The Boston Globe has launched a weekly Q&A with Rhode Island innovators who are starting new businesses, conducting ground-breaking research, and reshaping the state’s economy. Send tips and suggestions to reporter Edward Fitzpatrick at email@example.com.
This week’s conversation is with Kim Anderson, creator and co-founder of Plant City, a plant-based food hall and market in Providence.
Question: Could you briefly describe Plant City and its origins?
Answer: As a plant-based food investor and co-founder of a community nonprofit, Powered By Plants RI, I was regularly hearing from people who were struggling to find easy food options beyond their own kitchens. I wanted to create a place with great atmosphere, wonderful service, and beautiful, delicious food, by partnering with the top chef in this field, Matthew Kenney. We chose four favorites from his 20-plus restaurants and put them under one roof — along with a marketplace, coffee bar, and community cellar for events, classes, and speakers in a beautiful, historic, 13,000-square-foot brick building.
Q: What changes have you witnessed on the former Route 195 land in Providence and what impact has Plant City had?
A: We opened just five months ago and are thrilled to experience the wonderful and varied ways this area is used. From Rhode Island Pride and Pronk! to Providence Flea and WaterFire Providence, it is a vibrant area for community gathering and celebration. The long-awaited Providence River Pedestrian Bridge opening in August has added a beautiful structure and destination that has increased daily walking and bike commuting and attracted many visitors. Plant City is visited daily now by people crossing the river, and we have impacted the area by drawing more than 200,000 guests to a formerly quiet area. Many area businesses tell us they have seen a dramatic rise in foot traffic and associated business.
Q. What is the larger context for businesses catering to vegetarian or vegan customers? How much potential is there?
A: In January, The Economist magazine stated that 37 percent of Americans self-identified as wanting to eat more plants. When you consider the tremendous health and climate/environmental benefits to eating this way, I’m expecting that those impressive numbers will continue to grow. With fabulous films such as “The Game Changers” educating millions on the benefits, I am confident it will. This megatrend creates enormous unmet demand and opportunities for food entrepreneurs who sell directly to consumers. Furthermore, large grocers, restaurant chains, and food companies are now intent on expanding their offerings by purchasing from or acquiring such entrepreneurs.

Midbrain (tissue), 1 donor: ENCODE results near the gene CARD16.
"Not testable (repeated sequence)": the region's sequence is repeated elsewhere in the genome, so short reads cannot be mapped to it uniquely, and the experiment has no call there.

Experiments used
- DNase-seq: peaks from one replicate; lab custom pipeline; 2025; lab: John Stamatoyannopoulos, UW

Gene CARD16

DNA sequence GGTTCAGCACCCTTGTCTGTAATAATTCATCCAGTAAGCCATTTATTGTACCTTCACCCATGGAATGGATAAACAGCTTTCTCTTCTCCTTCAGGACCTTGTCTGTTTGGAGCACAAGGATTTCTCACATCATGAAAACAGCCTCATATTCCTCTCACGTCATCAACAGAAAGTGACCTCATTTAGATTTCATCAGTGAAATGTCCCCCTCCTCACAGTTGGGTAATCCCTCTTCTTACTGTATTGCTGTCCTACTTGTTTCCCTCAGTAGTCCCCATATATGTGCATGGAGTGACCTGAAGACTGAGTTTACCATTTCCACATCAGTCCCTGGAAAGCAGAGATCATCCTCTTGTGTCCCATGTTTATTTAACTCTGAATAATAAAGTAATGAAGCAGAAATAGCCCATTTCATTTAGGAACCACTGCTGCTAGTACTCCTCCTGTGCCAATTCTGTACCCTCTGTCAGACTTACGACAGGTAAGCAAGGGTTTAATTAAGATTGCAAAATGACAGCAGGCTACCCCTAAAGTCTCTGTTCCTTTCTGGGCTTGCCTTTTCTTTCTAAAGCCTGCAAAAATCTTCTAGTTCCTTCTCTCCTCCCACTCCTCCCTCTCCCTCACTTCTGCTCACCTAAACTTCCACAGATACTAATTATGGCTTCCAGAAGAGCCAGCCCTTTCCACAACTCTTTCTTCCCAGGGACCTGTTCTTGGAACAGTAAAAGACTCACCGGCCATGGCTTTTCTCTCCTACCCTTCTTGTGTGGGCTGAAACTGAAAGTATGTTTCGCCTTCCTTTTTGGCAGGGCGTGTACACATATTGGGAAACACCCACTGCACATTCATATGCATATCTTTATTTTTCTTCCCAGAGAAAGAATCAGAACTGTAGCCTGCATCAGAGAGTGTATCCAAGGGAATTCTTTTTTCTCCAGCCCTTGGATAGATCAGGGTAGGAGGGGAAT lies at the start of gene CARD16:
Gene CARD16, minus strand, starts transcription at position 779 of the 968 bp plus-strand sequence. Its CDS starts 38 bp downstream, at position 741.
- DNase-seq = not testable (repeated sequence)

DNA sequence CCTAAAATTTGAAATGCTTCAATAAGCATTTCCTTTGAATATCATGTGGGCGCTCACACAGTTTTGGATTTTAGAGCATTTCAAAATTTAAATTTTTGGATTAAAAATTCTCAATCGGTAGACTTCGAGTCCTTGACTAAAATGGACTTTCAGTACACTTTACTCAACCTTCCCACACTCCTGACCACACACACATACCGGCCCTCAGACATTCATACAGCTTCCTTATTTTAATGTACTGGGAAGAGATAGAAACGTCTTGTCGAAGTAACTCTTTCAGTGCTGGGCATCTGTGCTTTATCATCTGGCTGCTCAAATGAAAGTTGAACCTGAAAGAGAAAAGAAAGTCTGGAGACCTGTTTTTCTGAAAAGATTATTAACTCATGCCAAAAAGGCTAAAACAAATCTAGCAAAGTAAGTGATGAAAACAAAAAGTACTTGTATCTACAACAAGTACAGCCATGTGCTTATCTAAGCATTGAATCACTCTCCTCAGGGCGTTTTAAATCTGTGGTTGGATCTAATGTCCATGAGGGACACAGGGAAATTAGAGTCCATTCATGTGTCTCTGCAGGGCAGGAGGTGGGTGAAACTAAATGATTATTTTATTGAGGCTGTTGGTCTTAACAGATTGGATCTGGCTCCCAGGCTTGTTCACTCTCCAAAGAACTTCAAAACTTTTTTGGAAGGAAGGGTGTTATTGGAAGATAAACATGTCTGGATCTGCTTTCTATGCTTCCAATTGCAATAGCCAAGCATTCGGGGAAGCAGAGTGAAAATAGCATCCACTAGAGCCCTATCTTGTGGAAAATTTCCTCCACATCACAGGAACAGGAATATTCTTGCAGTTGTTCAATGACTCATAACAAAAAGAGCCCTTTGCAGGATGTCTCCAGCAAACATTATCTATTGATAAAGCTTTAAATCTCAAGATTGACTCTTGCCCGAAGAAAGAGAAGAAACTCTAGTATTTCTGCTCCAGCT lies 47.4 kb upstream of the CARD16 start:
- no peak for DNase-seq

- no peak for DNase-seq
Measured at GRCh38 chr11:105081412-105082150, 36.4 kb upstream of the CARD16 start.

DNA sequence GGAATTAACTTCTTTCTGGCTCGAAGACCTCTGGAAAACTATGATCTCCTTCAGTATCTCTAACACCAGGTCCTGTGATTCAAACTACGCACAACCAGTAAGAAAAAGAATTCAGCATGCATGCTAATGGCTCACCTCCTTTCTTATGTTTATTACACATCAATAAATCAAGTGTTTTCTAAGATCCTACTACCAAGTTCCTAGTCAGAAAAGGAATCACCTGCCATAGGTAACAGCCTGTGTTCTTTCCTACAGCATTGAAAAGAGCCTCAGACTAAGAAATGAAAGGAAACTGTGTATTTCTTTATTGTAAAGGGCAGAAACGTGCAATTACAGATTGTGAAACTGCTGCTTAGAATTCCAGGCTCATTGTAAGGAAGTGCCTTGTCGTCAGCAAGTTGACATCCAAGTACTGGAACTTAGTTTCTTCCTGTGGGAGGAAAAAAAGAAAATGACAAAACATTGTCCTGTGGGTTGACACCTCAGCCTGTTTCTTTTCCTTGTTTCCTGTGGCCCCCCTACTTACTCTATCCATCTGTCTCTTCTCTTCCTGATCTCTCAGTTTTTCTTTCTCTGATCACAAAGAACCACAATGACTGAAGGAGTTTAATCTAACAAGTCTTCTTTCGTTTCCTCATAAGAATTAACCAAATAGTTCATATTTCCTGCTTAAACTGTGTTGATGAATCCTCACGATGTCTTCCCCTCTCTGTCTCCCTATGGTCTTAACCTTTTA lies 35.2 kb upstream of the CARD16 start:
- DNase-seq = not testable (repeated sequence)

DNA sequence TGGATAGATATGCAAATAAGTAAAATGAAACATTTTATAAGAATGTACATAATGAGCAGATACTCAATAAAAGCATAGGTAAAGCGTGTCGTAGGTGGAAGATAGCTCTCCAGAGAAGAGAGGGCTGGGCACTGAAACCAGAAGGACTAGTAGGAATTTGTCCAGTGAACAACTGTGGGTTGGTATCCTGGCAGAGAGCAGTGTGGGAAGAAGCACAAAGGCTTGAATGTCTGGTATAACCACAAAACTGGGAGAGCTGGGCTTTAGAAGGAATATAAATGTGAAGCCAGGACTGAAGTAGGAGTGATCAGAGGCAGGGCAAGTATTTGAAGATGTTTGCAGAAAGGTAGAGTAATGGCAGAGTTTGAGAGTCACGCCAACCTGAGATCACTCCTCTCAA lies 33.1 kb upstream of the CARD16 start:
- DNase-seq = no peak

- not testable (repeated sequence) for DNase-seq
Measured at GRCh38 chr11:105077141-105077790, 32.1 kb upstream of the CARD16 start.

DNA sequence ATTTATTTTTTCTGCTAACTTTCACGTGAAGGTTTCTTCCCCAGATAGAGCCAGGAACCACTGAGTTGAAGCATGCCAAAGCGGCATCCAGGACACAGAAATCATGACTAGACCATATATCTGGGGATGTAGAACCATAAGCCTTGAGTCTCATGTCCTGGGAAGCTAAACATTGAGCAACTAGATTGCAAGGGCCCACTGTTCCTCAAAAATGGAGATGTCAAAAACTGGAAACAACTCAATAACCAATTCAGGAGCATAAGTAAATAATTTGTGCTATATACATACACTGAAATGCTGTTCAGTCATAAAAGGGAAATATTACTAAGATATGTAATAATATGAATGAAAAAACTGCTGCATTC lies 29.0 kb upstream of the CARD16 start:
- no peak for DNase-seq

Q: What is the main message you convey to those you mentor as a board member of the Social Enterprise Greenhouse?
A: I love to mentor and support other young startups with a social mission. I remind them to never be so in love with their idea that they are unwilling to pivot — and to also think big, focusing on how they can scale for maximum impact. I highly recommend they surround themselves with talented, experienced advisers. And I remind them to pay it forward — with their time, talent and treasure — once they have achieved some success.
Q: What is the mission of EverHope Capital, where you are a partner?
A: We founded EverHope Capital to impact investment in businesses that will help create a sustainable planet — from renewable energies, to green chemistry, and plant-based foods. We have and continue to find many businesses that are changing the world for the better and experiencing business success, as well.
Q. What role can businesses play in addressing climate change?
A: As plant-based food companies grow rapidly, making non-animal options widely available, affordable and delicious, they are able to move millions away from animal agriculture, which contributes more to climate crisis than all transportation, globally combined.